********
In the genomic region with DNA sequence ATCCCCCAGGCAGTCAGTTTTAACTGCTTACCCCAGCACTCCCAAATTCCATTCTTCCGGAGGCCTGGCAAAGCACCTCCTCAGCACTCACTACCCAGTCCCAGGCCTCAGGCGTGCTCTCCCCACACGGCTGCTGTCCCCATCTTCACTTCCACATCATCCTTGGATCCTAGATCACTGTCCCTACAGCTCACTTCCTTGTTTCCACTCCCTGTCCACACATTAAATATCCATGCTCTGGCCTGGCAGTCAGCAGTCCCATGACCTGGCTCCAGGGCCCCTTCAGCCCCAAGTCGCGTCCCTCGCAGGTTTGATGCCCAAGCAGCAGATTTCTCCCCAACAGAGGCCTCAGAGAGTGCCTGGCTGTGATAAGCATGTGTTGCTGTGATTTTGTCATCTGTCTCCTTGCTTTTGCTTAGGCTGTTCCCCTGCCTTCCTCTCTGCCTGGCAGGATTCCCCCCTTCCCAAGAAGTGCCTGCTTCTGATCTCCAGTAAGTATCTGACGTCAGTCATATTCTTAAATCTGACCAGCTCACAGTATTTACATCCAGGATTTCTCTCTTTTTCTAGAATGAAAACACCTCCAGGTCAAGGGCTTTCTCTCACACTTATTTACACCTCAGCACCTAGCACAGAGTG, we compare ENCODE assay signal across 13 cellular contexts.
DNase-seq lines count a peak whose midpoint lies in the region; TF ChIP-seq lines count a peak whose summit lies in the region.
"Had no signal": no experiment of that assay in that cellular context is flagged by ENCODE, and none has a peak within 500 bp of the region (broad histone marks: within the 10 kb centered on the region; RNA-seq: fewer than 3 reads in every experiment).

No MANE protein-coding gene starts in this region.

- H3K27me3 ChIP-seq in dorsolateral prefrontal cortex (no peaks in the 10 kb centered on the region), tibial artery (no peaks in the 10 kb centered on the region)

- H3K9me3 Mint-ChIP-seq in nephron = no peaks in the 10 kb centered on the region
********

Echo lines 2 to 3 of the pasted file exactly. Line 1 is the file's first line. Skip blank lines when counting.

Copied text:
DNase-seq lines count a peak whose midpoint lies in the region; TF ChIP-seq lines count a peak whose summit lies in the region.
"Had no signal": no experiment of that assay in that cellular context is flagged by ENCODE, and none has a peak within 500 bp of the region (broad histone marks: within the 10 kb centered on the region; RNA-seq: fewer than 3 reads in every experiment).